Warrilow says there are also big opportunities for resellers who have co-location capabilities, or are able to source some, and who can provide a bridge to cloud offerings such as Microsoft Azure or Amazon Web Services.
He highlights Microsoft Azure's ExpressRoute and Amazon Direct Connect private network connections, both of which enable private connections between the cloud provider and the customer's data centre, office or co-location environment, potentially reducing network costs, increasing bandwidth throughput and providing a more consistent network experience than standard internet-based connections.
Having a local co-location partner in New Zealand helps smooth over issues of data residency and provides the local expertise, while enabling companies to leverage the scale of a global organisation.
Providing a cloud exchange offering enables fast connections from clients into the cloud provider, with resellers able to manage systems on behalf of their clients.
“There's the option to offer co-location with services such as Microsoft and provide fast network connections.
“Some clients don't want to put everything in the public cloud – they may not want their database in the public cloud for example, but want it to stay in New Zealand.
Warrilow warns that snapping at the heels of resellers are the new 'born in the cloud' channel companies, who aren'tassuming their money will come from margins on the resale of hardware or software and offering value-added services on top for additional revenue.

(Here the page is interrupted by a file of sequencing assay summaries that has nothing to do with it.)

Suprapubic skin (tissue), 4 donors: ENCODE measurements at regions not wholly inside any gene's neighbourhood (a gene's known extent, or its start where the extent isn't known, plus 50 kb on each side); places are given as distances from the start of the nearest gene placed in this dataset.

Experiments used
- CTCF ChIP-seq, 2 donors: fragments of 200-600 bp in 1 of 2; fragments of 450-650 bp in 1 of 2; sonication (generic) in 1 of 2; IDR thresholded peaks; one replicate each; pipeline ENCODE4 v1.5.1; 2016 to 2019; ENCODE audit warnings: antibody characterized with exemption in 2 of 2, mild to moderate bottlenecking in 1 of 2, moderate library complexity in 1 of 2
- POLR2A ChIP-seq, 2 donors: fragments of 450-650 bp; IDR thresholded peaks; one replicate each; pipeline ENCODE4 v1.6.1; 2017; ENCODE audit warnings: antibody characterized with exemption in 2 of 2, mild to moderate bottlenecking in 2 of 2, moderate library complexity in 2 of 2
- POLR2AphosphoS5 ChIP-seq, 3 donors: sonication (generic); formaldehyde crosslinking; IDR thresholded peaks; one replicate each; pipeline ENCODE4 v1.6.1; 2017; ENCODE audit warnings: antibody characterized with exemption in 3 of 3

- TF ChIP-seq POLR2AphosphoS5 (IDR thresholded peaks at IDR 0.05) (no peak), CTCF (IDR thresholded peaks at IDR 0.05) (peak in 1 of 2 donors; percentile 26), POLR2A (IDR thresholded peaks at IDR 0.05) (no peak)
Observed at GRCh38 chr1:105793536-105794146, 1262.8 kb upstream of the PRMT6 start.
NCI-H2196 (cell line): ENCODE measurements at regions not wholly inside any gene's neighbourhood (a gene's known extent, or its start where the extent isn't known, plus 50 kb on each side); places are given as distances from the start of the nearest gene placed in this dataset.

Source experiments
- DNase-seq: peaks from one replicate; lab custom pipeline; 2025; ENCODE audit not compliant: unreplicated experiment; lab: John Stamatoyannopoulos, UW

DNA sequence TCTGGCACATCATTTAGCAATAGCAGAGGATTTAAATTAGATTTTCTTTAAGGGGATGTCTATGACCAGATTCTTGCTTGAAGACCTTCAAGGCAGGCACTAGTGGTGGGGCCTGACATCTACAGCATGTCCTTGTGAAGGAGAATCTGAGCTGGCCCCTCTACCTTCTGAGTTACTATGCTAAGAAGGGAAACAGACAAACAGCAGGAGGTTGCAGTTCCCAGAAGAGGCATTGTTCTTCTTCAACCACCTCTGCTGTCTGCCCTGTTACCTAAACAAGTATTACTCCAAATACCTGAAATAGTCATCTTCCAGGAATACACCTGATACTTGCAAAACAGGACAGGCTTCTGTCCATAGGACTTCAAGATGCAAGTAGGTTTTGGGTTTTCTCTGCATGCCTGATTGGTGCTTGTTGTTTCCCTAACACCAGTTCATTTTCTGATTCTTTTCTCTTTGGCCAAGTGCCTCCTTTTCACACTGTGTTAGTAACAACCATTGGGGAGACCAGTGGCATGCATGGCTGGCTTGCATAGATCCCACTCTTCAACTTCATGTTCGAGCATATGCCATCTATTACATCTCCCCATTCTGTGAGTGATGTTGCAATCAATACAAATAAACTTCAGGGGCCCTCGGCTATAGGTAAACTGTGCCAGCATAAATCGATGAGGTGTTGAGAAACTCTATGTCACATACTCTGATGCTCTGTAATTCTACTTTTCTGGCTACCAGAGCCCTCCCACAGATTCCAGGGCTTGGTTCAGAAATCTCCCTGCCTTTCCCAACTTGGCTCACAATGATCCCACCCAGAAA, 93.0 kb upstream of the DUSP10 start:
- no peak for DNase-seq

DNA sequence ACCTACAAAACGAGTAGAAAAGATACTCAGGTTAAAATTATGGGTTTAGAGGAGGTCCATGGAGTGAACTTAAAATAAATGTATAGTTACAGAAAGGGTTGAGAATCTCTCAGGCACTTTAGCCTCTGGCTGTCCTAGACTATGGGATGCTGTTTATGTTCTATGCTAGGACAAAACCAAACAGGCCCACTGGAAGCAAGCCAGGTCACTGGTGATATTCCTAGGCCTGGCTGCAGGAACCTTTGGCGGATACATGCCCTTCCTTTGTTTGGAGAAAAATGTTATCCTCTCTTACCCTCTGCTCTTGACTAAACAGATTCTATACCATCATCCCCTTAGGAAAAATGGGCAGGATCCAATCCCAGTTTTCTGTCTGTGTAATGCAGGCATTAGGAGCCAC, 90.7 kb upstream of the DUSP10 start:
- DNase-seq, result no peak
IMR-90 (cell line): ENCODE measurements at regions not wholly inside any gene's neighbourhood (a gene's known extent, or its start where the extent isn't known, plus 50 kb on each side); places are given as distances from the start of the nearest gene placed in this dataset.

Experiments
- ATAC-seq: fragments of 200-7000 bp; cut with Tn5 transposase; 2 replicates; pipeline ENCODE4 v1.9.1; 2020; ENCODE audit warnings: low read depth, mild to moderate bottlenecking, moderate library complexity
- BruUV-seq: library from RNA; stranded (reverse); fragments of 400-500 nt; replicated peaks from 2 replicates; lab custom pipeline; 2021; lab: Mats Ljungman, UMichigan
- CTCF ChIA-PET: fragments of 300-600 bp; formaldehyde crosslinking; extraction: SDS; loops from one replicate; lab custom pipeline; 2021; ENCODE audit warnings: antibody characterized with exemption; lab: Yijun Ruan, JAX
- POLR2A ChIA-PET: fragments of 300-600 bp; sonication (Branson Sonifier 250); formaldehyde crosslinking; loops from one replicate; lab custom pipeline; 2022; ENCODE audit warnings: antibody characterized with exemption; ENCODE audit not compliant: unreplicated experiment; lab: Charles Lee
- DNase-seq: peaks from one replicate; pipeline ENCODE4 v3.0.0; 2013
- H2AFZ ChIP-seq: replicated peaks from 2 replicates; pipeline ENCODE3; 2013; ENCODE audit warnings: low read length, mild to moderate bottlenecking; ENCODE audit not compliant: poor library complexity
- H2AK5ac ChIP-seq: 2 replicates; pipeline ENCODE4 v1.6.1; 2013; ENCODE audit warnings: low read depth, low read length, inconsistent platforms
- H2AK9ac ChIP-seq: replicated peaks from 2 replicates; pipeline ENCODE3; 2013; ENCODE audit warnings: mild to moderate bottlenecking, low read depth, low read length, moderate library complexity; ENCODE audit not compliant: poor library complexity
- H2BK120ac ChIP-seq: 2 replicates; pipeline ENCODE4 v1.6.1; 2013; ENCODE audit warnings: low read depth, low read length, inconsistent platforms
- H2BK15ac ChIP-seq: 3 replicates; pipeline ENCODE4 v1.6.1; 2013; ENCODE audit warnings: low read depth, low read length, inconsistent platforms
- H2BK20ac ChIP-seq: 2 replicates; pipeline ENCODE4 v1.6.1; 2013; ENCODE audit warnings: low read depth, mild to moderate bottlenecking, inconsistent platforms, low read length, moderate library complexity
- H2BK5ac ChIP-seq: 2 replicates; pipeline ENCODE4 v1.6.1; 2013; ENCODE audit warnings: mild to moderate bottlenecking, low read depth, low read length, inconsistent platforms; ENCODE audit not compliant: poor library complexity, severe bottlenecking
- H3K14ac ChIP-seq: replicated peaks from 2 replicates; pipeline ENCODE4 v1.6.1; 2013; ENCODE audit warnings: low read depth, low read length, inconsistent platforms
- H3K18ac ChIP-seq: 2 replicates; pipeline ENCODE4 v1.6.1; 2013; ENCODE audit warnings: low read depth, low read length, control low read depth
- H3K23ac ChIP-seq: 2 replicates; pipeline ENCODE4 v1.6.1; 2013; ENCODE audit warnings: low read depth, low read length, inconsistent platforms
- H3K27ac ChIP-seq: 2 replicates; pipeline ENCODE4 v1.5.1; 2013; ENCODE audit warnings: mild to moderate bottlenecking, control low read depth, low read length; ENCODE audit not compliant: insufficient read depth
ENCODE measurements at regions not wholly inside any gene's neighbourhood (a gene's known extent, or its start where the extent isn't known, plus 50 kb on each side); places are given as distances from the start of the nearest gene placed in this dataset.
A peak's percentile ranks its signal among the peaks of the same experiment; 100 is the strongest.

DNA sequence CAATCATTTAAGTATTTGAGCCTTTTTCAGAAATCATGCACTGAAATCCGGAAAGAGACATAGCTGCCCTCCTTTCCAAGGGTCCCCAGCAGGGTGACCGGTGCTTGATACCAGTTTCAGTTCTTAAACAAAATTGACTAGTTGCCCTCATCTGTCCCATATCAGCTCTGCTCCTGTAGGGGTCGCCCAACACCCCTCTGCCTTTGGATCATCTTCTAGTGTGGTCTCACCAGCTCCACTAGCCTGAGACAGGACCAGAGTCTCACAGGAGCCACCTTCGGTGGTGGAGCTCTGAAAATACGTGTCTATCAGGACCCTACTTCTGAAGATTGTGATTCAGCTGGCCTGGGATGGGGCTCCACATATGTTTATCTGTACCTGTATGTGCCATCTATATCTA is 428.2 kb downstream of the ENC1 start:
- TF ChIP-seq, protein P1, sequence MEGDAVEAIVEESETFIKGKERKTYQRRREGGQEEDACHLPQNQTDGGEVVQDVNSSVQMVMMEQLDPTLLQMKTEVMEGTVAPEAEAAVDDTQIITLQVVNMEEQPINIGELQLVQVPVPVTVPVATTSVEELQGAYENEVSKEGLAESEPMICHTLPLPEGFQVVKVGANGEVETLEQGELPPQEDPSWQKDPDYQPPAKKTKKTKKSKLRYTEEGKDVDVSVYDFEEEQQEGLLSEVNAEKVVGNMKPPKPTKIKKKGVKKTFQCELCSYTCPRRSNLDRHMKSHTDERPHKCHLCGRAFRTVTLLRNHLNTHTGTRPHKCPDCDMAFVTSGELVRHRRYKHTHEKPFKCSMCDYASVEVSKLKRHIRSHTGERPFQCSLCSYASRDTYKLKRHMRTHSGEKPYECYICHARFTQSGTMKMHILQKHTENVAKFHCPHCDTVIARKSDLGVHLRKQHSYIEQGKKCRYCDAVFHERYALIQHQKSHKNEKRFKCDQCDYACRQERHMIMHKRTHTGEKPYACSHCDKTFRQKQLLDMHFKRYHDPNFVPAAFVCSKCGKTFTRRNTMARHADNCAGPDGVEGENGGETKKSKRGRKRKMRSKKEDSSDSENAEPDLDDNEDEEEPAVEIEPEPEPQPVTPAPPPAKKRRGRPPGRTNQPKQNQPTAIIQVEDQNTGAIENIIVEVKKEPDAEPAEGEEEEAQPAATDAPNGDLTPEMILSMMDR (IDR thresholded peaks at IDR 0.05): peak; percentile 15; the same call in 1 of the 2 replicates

Born in the cloud resellers, as noted by Gartner's Tiffany Bova in May 2013’s Tech Go-to-Market: Providers must adjust their channel programs as partners take to the Cloud, are instead offering 'outcome-based' business solutions built on the back of cloud service providers, focused on software and application development and business process consulting, and offering unique solutions tothe market.
“Although this may sound similar to the existing system integrator role that has been around for decades, the main difference is that they are predominantly oriented around cloud-based services and have no legacy business models or large outsourcing contracts to protect along the way,” Bova says.
“The assumption that there is enough margin to get by reselling hardware and software is gone. It's a dangerous assumption already,” says Warrilow.
All roads converging
Warrilow says the opportunity on the hardware side lies with converged infrastructure, consolidating the computer and storage – and sometimes the network layer – into a single integrated appliance.
“The cost of storage has been a bug bear for a lot of enterprises and over the last few years we've seen a lot of innovation in the converged infrastructure space, helping reduce costs.”
Leading the way, he says are players such as Nutanix and SimpliVity.
“It's a short to medium term opportunity for the channel, and they need to make hay while the sun shines and while they build a more consulting-lead partnership with clients,” Warrilow says.
“There's money to be made there.”
Warrilow is cautious about the road ahead, saying the current opportunities around virtualisation are 'discrete bubbles'. “None will be as big as virtualisation was.
“But they are there to be had and the time to take advantage is now as you build a more cloud-centric model over the next few years.”